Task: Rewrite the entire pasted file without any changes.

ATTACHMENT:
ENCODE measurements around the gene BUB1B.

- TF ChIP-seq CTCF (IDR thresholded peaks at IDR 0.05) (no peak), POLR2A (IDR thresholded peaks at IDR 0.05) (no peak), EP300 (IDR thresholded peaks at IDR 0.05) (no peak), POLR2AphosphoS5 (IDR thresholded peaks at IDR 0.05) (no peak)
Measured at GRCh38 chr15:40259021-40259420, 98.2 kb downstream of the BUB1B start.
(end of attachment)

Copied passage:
ENCODE measurements around the gene BUB1B.

- TF ChIP-seq CTCF (IDR thresholded peaks at IDR 0.05) (no peak), POLR2A (IDR thresholded peaks at IDR 0.05) (no peak), EP300 (IDR thresholded peaks at IDR 0.05) (no peak), POLR2AphosphoS5 (IDR thresholded peaks at IDR 0.05) (no peak)
Measured at GRCh38 chr15:40259021-40259420, 98.2 kb downstream of the BUB1B start.